The world’s richest countries are increasingly outsourcing their carbon pollution to China and other rising economies, according to a draft UN report.
Outsourcing of emissions comes in the form of electronic devices such as smartphones, cheap clothes and other goods manufactured in China and other rising economies but consumed in the US and Europe.
A draft of the latest report from the Intergovernmental Panel on Climate Change, obtained by the Guardian, says emissions of carbon dioxide and the other greenhouse gases warming the planet grew twice as fast in the first decade of the 21st century as they did during the previous three decades.
Much of that rise was due to the burning of coal, the report says. And much of that coal was used to power factories in China and other rising economies that produce goods for US and European consumers, the draft adds.
Since 2000, annual carbon dioxide emissions for China and the other rising economies have more than doubled to nearly 14 gigatonnes a year, according to the draft report. But about 2 GT a year of that was produced making goods for export.
The picture is similar for other rising economies producing goods for export, the report finds.
“A growing share of CO2 emissions from fossil fuel combustion in developing countries is released in the production of goods and services exported, notably from upper-middle-income countries to high-income countries,” the report says.
Other middle income countries, with smaller exports, saw a more gradual rise in emissions. For the poorest countries in the world, however, emissions have flatlined since 1990.
Factories in China and other rising economies now produce more carbon pollution than industries in America and Europe.
“A growing share of global emissions is released in the manufacture of products that are traded across international borders,” the draft says.
The newly wealthy elites of China, India and Brazil are flying more, buying more cars and otherwise fuelling the consumption that is drivingclimate change.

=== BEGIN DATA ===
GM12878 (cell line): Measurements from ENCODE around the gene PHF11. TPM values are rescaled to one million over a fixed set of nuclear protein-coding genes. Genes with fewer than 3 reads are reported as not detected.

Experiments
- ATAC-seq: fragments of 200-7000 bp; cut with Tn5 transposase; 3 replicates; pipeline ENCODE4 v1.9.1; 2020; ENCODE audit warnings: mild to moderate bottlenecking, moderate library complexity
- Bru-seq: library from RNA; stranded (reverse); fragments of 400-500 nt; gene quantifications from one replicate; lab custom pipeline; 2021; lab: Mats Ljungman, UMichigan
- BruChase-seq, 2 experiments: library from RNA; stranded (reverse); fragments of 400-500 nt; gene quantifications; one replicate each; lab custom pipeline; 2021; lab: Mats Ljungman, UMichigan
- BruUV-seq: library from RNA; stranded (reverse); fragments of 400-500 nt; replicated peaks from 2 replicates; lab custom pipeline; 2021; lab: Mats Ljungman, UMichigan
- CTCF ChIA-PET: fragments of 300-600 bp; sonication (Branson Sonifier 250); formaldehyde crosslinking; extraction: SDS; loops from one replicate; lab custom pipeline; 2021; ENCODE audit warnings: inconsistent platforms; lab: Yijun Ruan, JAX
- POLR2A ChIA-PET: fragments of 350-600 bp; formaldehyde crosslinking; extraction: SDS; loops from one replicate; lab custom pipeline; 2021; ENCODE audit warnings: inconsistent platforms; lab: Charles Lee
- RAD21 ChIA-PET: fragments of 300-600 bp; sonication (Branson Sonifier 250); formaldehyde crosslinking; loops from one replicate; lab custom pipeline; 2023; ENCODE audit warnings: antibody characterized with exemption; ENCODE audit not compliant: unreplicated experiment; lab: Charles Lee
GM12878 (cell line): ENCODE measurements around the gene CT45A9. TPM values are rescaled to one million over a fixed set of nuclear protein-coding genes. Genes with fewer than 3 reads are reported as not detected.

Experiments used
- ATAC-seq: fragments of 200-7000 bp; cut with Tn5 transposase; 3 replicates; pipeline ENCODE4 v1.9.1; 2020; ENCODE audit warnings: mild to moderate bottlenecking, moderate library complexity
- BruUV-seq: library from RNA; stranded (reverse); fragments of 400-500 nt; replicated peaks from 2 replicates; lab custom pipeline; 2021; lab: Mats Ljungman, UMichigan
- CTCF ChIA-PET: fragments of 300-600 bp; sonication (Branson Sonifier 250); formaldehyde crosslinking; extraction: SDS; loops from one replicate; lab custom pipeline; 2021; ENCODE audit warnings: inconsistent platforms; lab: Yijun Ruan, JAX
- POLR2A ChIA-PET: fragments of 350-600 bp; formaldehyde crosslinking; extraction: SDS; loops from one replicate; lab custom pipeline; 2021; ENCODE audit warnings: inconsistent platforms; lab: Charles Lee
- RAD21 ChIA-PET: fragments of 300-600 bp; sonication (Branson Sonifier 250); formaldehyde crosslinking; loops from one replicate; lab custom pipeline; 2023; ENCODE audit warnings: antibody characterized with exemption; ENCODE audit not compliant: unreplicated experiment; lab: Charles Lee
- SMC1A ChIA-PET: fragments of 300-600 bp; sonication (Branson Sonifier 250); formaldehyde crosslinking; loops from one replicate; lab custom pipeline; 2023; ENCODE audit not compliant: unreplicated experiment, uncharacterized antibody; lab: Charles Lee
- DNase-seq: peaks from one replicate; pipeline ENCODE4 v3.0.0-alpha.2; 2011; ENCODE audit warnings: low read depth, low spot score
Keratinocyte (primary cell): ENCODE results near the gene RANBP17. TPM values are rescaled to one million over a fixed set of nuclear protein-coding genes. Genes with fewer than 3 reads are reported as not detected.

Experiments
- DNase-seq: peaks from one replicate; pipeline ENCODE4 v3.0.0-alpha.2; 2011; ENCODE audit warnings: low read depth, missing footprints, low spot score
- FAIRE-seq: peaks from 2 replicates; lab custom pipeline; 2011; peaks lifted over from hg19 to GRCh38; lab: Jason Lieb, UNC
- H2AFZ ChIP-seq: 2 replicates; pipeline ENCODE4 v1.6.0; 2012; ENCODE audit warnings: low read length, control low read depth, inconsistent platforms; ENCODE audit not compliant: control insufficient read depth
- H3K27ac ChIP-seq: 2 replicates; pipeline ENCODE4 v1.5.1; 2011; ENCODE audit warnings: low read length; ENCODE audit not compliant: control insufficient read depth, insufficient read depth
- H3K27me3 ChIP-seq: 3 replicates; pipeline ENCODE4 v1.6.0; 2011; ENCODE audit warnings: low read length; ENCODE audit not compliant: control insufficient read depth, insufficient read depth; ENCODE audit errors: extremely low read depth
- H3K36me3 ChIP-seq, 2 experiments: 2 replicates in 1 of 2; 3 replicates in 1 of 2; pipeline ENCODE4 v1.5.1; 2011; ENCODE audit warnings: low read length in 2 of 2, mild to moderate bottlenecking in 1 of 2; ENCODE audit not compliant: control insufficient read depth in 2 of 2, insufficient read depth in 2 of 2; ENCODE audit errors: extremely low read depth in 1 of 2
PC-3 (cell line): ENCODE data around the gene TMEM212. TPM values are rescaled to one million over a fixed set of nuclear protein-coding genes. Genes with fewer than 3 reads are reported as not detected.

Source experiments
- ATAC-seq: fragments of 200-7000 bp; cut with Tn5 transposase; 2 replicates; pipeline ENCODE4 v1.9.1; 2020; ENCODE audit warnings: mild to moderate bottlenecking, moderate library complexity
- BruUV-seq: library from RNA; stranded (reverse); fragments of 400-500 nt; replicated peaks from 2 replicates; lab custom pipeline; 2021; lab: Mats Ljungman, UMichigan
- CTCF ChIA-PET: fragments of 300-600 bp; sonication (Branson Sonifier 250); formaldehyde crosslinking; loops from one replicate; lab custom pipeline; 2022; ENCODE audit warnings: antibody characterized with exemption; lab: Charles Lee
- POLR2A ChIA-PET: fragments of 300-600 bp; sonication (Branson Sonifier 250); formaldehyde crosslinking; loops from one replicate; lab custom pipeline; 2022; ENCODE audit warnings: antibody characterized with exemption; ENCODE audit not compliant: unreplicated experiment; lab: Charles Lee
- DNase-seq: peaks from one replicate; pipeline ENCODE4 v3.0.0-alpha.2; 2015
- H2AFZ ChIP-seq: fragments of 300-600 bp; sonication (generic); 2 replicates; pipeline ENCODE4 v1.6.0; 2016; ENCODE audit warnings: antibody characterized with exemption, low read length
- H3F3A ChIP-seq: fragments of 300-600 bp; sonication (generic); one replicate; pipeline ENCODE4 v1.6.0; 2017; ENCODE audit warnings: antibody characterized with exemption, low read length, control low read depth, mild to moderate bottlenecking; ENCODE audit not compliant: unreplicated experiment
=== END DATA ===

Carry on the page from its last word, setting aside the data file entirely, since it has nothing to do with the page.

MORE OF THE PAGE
But their per capita greenhouse gas emissions are still below those in America and Europe – a gap that China and India regularly cite at climate talks to deflect pressure to cut emissions.
In addition, a large and growing share of the carbon pollution attributed to China and those rising economies was generated in the production of goods that ended up in America and Europe.
The outsourcing of those emissions has skewed efforts to account for all global emissions, which typically was conducted on a national basis. Those accounting efforts are no longer accurate, according to analysts.
“If we are just looking at our national inventory to understand the emissions trends, it is just not telling the full picture of our impacts,” said Cynthia Cummis, an expert on greenhouse gas accounting at the World Resources Institute. “We need to understand the full life cycle of all the goods and services that we are purchasing and selling.”
There is now growing debate about how to assign responsibility for emissions generated producing goods that were made in one country but ultimately destined for another.
“The consumers that are importing those goods have some responsibility for those goods that are happening outside of our boundaries,” Cummis said.
The 29-page draft, a summary for policy makers, was dated 17 December. An edited version is due to be published in Germany in April.
The report is the third in a series by the IPCC, summing up the state of the climate crisis since 2007 and prospects for solutions. The first part was released in September. It is stark about the chances of avoiding dangerous climate change – especially if deep cuts in greenhouse gas emissions are pushed back beyond 2030.
Temperatures have already risen by 0.8C since the dawning of the industrial age, the report says.
Unless there are deep cuts in emissions – up to 70% of current levels by 2050 – or a near-quadrupling of renewable energy, governments may have to fall back increasingly on experimental technologies for sucking carbon dioxide from the air to avoid dangerous warming, the report says.

SOURCE: UN report.